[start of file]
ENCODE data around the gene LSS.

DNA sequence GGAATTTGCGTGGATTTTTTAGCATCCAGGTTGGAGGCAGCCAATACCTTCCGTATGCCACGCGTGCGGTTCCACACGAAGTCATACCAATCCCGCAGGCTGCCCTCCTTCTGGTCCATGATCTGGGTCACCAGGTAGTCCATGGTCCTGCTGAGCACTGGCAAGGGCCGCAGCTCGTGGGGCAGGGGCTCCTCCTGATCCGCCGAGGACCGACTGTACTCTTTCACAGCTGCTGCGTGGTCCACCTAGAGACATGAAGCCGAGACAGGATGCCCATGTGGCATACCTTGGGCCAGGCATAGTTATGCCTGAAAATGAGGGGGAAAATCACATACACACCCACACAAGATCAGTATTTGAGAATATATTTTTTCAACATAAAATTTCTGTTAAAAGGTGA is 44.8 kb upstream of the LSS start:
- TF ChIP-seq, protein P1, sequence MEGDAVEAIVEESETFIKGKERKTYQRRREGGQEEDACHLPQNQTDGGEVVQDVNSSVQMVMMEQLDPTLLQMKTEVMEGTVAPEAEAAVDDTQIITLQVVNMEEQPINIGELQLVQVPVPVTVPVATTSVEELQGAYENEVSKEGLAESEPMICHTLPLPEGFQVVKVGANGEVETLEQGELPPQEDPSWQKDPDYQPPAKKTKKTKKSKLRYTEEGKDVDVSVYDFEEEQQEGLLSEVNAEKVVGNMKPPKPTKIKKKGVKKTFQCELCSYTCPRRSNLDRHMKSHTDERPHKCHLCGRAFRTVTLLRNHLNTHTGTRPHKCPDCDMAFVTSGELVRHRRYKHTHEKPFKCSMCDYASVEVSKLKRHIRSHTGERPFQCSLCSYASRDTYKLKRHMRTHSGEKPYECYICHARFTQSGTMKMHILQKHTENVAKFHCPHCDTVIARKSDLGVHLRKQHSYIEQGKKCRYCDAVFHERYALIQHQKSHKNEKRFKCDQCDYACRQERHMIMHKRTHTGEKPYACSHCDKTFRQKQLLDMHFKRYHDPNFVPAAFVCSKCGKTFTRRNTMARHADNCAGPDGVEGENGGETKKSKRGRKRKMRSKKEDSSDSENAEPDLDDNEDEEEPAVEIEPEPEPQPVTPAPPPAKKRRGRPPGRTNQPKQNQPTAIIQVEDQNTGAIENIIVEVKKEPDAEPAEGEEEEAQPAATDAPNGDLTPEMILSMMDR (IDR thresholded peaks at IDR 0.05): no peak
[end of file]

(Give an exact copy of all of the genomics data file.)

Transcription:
ENCODE data around the gene LSS.

DNA sequence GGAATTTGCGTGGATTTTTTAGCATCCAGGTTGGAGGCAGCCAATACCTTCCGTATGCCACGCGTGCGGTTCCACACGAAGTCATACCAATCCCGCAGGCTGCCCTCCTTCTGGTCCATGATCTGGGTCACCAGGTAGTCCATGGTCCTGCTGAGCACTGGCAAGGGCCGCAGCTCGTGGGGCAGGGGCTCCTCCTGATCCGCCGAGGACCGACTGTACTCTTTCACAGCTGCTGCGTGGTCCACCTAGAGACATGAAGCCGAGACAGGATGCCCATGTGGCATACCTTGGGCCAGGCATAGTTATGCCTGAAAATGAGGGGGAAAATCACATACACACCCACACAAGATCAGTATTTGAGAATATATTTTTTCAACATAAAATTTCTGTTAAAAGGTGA is 44.8 kb upstream of the LSS start:
- TF ChIP-seq, protein P1, sequence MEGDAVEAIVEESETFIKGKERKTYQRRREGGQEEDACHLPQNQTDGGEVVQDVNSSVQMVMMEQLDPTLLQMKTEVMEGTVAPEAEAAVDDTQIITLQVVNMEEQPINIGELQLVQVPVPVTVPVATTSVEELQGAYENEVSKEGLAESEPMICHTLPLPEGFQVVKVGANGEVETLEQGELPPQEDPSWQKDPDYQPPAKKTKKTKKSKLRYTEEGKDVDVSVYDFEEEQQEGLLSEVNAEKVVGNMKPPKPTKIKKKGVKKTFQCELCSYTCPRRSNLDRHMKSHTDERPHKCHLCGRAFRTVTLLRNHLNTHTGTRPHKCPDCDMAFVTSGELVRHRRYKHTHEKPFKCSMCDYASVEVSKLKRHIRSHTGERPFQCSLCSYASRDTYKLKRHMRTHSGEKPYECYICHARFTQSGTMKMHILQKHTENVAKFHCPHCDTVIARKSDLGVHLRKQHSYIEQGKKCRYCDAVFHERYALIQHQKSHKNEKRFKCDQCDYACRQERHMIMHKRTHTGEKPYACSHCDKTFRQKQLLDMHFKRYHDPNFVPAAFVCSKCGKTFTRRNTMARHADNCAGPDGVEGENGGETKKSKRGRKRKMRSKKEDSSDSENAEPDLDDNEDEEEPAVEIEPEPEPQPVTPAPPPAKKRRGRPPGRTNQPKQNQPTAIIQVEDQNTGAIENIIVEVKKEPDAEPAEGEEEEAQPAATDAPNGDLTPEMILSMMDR (IDR thresholded peaks at IDR 0.05): no peak